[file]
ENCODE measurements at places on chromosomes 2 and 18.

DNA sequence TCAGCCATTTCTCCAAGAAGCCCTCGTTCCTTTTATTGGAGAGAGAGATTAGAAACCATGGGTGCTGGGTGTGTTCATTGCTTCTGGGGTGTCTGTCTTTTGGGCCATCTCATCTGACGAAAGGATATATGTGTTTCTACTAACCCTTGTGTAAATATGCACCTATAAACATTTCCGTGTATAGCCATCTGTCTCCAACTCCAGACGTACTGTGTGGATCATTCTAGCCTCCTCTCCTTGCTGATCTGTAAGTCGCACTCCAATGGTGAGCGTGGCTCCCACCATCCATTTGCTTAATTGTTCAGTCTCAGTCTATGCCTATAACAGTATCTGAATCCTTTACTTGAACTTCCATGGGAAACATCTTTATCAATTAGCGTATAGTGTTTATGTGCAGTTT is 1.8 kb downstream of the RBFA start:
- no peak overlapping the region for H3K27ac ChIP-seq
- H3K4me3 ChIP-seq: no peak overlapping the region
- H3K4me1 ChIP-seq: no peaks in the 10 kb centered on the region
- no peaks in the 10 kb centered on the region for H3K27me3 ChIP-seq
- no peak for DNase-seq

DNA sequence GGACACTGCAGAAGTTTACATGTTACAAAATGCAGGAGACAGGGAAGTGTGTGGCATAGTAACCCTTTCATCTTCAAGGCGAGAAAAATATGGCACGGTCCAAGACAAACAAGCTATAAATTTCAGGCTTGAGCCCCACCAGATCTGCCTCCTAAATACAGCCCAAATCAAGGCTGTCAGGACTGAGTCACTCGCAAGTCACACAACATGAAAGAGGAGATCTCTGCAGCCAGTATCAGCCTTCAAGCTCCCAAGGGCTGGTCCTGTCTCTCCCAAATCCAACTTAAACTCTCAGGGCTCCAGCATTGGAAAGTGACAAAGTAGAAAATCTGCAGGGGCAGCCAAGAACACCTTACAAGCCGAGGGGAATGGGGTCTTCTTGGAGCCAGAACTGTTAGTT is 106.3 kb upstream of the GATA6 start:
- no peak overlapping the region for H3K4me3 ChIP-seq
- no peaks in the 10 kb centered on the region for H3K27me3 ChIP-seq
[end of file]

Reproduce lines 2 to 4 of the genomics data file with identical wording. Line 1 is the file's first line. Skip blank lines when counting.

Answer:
DNA sequence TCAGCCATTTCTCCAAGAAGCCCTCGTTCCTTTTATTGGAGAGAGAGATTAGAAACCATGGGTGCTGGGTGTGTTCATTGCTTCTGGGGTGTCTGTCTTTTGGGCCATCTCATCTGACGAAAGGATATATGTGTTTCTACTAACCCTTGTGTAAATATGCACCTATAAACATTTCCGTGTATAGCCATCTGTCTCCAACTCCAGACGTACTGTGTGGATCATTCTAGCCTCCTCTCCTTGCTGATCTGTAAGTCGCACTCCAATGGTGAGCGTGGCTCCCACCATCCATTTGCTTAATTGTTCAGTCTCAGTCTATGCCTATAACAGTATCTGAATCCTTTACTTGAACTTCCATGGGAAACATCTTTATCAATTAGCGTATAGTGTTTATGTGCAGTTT is 1.8 kb downstream of the RBFA start:
- no peak overlapping the region for H3K27ac ChIP-seq
- H3K4me3 ChIP-seq: no peak overlapping the region